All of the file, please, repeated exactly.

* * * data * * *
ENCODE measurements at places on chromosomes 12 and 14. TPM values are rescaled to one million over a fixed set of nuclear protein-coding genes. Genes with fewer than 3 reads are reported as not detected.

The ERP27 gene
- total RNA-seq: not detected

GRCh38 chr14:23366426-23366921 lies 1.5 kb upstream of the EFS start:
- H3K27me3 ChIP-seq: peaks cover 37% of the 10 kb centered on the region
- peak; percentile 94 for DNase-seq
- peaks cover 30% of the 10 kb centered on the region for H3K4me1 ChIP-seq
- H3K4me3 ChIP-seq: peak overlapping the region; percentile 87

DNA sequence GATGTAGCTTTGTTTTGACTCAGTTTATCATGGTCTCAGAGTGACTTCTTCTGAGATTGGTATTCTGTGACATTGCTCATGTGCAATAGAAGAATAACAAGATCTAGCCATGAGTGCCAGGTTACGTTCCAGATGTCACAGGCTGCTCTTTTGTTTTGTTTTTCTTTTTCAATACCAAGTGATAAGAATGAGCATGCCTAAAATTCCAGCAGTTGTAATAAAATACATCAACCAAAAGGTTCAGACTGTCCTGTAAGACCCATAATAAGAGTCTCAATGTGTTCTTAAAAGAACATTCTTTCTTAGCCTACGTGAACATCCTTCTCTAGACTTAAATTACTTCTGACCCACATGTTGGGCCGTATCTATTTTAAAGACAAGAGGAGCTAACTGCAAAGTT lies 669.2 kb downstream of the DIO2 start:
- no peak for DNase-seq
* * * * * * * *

ENCODE measurements at places on chromosomes 12 and 14. TPM values are rescaled to one million over a fixed set of nuclear protein-coding genes. Genes with fewer than 3 reads are reported as not detected.

The ERP27 gene
- total RNA-seq: not detected

GRCh38 chr14:23366426-23366921 lies 1.5 kb upstream of the EFS start:
- H3K27me3 ChIP-seq: peaks cover 37% of the 10 kb centered on the region
- peak; percentile 94 for DNase-seq
- peaks cover 30% of the 10 kb centered on the region for H3K4me1 ChIP-seq
- H3K4me3 ChIP-seq: peak overlapping the region; percentile 87

DNA sequence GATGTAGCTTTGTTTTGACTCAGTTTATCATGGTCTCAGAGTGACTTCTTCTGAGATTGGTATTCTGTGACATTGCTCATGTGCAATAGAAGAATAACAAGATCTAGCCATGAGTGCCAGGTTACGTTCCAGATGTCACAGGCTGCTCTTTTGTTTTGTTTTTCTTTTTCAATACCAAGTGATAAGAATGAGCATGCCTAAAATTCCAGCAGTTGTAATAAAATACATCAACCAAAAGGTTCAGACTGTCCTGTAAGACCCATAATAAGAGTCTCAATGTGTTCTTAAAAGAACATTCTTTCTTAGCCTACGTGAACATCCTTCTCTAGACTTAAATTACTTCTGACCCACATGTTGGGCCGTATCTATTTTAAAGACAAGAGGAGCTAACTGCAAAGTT lies 669.2 kb downstream of the DIO2 start:
- no peak for DNase-seq